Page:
Sky Full of Bacon

Han 202: Attention, Guys With Hot Dates

The five course meal at Han 202, a new Chinese place in Bridgeport from the owners of Evanston’s former Restaurant Guan, costs an amazingly low $20 per person (plus whatever you BYOB), and at the end of it, a summit of the foodwriting intelligentsia was discussing how much we would be willing to pay for it and what we would think of it at different prices. At $28 (currently the magic price point for many restaurant entrees, since it’s just shy of breaking the $3X barrier), it would seem fairly priced. At $35 or $40, we might start to become critical about which parts of the meal were on and which were off: some things were really well balanced in their flavors, others were almost candy sweet; some were exquisitely plated, some seemed kind of like ordinary Chinese food.

All of which is to say, this may be an arty five course meal, but it isn’t Alinea, or even Schwa, in its level of accomplishment (or caliber of ingredients). Still, at the insanely low $20 or even a perfectly reasonable $30, this is a meal which delivers an impressive amount of fine dining experience for the bucks, in an atmosphere which feels hip and nice but is still pretty casual. If you’re a twentysomething guy looking for a nice place to take a hot date and feel like you took her somewhere fancy which you can’t really afford, there’s probably no better choice for you in town at the moment.

The meal started with an amuse-bouche of mushroom topped with a styrofoam-crunchy radish-like vegetable (which the waitress said was called bacha, though so far I’ve been unable to find any vegetable with a name like that).  [EDIT: Rene G at LTHForum identified it as bac ha, taro stem.] The textural contrast and presentation were a fitting statement of intent for the meal to follow— mainly, that this isn’t going to be the usual throw it all together in a wok delivery Chinese; that some of the precision and delicacy of Japanese food is coming.

You choose four of your five courses (the one dessert is a given).  The first course is a salad, and at least two of them are extremely pleasing in their simplicity: a mix of lettuce with wakame seaweed (and, in this season of strawberry bounty, topped with a slice of one) which is an inspired salad, mixing the ultrafamiliar with the gently exotic; and silky beef over a bed of sliced green apples:

The next course is miso, and is relatively dispensable (might as well get the spicy version with a dollop of real crab meat; we mostly ordered it to see if it really would be crab and not surimi, which happily it was).  But the course that followed, appetizers, was to my mind the clear highpoint, with three of four dishes standouts.  The simplest, but in many ways the one that impressed me the most precisely because it did so much so delicately with so little, was this creme brulee-soft tofu speared— oh, sign me up for that job— with tiny sprouts.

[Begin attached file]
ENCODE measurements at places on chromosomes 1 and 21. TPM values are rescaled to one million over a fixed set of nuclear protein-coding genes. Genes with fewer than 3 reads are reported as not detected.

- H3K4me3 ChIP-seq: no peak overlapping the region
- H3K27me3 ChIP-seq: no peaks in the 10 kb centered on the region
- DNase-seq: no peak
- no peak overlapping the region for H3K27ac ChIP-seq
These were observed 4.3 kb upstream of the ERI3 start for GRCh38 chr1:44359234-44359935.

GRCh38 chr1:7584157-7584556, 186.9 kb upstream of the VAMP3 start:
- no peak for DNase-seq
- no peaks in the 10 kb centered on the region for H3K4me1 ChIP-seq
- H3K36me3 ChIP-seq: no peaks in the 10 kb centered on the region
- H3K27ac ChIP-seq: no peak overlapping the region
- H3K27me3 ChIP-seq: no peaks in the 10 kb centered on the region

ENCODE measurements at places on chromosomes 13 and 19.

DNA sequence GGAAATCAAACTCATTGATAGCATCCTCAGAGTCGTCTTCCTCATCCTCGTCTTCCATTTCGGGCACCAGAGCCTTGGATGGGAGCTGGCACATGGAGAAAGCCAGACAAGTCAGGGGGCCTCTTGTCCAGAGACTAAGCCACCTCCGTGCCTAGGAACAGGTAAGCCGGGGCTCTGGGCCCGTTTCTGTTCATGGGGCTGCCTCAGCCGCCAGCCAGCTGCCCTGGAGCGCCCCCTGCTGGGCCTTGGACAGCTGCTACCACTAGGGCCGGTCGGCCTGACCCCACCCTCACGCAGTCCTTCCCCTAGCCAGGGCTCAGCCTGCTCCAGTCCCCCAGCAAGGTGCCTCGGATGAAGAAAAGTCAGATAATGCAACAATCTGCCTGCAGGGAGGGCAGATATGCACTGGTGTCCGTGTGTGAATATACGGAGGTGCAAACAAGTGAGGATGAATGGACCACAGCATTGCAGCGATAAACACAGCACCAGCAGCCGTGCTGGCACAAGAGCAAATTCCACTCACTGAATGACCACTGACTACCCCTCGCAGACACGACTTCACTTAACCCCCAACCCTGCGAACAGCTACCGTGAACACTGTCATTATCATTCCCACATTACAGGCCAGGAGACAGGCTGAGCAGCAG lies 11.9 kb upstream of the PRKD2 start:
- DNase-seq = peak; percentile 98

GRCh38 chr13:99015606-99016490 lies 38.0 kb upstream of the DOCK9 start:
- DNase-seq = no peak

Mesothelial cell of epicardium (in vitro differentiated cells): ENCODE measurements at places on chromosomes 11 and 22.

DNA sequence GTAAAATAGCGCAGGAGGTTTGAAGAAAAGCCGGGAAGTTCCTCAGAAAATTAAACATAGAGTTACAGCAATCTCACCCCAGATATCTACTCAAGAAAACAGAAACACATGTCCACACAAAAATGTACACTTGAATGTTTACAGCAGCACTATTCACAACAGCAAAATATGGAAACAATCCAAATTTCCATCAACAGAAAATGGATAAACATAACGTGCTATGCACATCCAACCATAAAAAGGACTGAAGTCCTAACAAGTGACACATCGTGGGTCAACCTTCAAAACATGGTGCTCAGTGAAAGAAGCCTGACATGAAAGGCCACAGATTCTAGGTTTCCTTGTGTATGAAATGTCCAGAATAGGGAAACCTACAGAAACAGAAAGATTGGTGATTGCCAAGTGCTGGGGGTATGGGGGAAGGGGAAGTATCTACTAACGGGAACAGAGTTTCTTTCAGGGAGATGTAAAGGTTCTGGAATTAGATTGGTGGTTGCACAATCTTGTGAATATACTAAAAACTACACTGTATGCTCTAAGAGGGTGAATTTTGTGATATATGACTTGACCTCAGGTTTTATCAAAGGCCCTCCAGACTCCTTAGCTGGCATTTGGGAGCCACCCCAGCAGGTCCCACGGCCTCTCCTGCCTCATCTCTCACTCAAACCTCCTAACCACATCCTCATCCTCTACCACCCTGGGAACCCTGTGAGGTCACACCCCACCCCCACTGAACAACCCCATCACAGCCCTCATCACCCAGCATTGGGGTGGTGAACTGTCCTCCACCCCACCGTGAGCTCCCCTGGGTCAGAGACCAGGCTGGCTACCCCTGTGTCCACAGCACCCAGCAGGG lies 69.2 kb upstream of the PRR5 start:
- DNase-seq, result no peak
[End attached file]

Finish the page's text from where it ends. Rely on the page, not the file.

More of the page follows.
Another that impressed me was a substantial chunk of seared tuna with a lime accent to the soy-or-whatever sauce it was sitting in.  Mine was a level down from that— they called it walnut shrimp, after tasting its unsubtle blast of orange extract I dubbed it “Shrimp in Tang sauce”— but like the mayonnaise shrimp at Lao Sze Chuan, it was oddly likable in a white trash kind of way.

The main course that followed seemed pedestrian by comparison, like conventional Chinese food, different meats all cooked the same way in a wok, with the same vegetables out of the big foodservice bag of broccoli/green and red pepper/baby corn.  It was pretty good Chinese, the sauces were bright and light, little grease, but hey, I could say the same about P.F. Chang’s, basically.  All in all this course seemed the least novel, the least paradigm-shattering, and the one dish that was different from the others, a small rack of lamb, was prepared well but marred by a gloppy-sweet sauce.  Dessert, apparently, was winged out of commercial mochi and Italian cookies when they ran out of other stuff, my expectations for dessert in an Asian restaurant are always low and this… definitely beat a stale almond cookie.  The dried cherries at least demonstrated that they thought about it for more than two seconds.

I’d love someday to see someone open a truly deluxe Chinese restaurant, like you hear they have in places like Vancouver, but until that happens, I’m happy to have a Chinese restaurant run by people who seem aware of things happening in the broader food scene and ambitious enough to try to offer a fine dining-like experience at barely above cheeseburger prices.  The price surely can’t last and the BYOB may be temporary too (there is a bar, left over from the previous Italian inhabitant according to Chuck Sudo of Chicagoist), so Han 202 is definitely one to try sooner, rather than later.  Like our new Indonesian entrant, with enough support it might be the harbinger of even more interesting and accomplished things to come.

Han 202
605 W. 31st

Check out Michael Nagrant’s rave, which put Han 202 on the foodie radar, and Mike Sula adds some details in this week’s Reader, even though they totally missed the chance to make a Han Sula pun in the headline.

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